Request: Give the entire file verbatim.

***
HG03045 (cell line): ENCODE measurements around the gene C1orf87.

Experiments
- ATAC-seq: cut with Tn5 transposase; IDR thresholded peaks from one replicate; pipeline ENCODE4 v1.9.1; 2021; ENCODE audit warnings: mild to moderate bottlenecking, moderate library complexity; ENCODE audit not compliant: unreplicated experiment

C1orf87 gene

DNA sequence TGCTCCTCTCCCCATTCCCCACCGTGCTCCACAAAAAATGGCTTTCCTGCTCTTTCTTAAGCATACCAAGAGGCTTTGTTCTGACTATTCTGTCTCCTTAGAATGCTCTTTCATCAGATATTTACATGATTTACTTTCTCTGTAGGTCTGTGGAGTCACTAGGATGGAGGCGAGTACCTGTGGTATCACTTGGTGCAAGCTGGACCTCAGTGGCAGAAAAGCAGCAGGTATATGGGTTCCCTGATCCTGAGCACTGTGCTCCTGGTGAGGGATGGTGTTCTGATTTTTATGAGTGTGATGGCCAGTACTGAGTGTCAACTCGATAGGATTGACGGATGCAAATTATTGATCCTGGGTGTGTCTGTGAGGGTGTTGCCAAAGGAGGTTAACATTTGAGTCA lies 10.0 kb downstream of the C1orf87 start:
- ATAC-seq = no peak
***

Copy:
HG03045 (cell line): ENCODE measurements around the gene C1orf87.

Experiments
- ATAC-seq: cut with Tn5 transposase; IDR thresholded peaks from one replicate; pipeline ENCODE4 v1.9.1; 2021; ENCODE audit warnings: mild to moderate bottlenecking, moderate library complexity; ENCODE audit not compliant: unreplicated experiment

C1orf87 gene

DNA sequence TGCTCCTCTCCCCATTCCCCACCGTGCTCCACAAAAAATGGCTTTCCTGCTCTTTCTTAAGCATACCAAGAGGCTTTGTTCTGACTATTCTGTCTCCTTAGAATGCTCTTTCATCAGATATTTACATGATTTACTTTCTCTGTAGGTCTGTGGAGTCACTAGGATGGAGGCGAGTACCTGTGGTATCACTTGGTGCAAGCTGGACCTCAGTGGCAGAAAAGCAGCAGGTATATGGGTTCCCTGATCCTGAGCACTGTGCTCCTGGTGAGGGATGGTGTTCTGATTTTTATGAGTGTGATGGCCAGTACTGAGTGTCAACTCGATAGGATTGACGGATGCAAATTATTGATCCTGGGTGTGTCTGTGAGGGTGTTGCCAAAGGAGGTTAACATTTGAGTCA lies 10.0 kb downstream of the C1orf87 start:
- ATAC-seq = no peak